In a Los Angeles Times editorial, climate activist Bill McKibben claims, “In the last 10 years, engineers have driven the price of sun and wind power down below coal.” This is a falsehood that climate activists frequently tell, but here is the truth.

What McKibben doesn’t disclose is that he’s only counting the price of wind and solar on days when they are operating at peak capacity, while ignoring their capital costs. Also, he is calculating the costs of operating traditional electric power plants when they are operating at less than peak efficiency, due to their need to regulate wind and solar’s ever-fluctuating power supply.

McKibben also conveniently fails to count the tremendous subsidies wind and solar power receive from the government. Indeed, without government subsidies and mandates, wind and solar power would largely be a boutique power supply for the wealthy. As Climate Realism notes, “Wind and solar power receive substantially more subsidies than conventional energy sources. Wind power by itself receives more source-specific government subsidies than all conventional energy sources combined. Solar power by itself also receives more source-specific government subsidies than all conventional energy sources combined.”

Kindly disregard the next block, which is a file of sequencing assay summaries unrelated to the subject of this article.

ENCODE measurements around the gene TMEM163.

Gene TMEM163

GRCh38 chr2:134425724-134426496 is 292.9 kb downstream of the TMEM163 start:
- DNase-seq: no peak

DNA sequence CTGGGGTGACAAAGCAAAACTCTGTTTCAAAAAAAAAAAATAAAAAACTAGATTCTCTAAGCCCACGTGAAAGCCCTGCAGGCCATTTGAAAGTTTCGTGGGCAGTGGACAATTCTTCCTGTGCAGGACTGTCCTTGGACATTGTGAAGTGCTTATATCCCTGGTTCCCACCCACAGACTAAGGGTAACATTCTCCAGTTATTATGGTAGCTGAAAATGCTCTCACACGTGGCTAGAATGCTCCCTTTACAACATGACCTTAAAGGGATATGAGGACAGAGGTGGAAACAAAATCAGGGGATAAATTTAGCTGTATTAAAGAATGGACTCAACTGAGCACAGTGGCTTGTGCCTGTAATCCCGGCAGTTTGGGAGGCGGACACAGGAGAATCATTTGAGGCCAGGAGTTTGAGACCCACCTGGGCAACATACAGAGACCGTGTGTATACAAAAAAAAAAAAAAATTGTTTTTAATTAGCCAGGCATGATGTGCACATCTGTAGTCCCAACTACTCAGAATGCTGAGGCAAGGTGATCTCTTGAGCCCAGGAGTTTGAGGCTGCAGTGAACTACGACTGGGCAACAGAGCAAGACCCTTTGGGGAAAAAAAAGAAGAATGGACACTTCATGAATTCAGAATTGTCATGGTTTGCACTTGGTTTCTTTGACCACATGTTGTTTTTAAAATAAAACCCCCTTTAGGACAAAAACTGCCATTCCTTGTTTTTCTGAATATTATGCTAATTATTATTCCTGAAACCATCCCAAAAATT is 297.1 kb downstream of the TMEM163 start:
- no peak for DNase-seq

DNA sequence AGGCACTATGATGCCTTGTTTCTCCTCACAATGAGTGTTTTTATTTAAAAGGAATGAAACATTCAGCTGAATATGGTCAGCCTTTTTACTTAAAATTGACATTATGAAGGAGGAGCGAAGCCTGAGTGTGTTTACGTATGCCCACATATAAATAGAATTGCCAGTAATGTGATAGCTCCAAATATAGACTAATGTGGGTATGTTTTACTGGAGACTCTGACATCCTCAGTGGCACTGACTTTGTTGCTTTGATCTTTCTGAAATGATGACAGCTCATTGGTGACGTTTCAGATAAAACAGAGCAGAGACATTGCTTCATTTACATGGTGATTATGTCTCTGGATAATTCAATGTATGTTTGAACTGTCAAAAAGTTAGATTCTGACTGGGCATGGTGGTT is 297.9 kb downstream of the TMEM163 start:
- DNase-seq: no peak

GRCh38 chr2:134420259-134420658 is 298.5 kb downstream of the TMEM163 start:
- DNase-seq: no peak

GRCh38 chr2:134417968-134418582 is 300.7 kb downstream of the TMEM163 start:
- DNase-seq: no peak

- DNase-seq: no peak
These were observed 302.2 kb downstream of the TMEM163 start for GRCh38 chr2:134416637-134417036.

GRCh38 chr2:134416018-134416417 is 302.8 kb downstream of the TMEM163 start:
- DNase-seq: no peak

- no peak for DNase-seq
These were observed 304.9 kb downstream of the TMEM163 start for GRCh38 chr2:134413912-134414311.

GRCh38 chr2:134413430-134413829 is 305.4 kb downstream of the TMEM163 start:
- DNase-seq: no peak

An analysis by the Institute of Energy Research, “The Levelized Cost Of Electricity From Existing Generation Resources,” reports, “Continuing to operate existing coal, natural gas, hydroelectric, and nuclear plants provides a cheaper source of electricity than replacing them with new plants or renewable sources of power like wind or solar.”

Ultimately, if wind and solar power were less expensive than coal, they would dominate world electricity production. The fact that wind and solar produce so little of the world’s electricity mix is proof positive that they are substantially more expensive than conventional energy.

You don’t need to pass laws and twist people’s arms to incentivize them to not throw away their money. On the other hand, you do need to pass laws and twist people’s arms to make them foolishly waste their money. That is what activists like Bill McKibben seek to do.

H. Sterling Burnett, Ph.D. is managing editor of Environment & Climate News and a research fellow for environment and energy policy at The Heartland Institute. Burnett worked at the National Center for Policy Analysis for 18 years, most recently as a senior fellow in charge of NCPA’s environmental policy program. He has held various positions in professional and public policy organizations, including serving as a member of the Environment and Natural Resources Task Force in the Texas Comptroller’s e-Texas commission.

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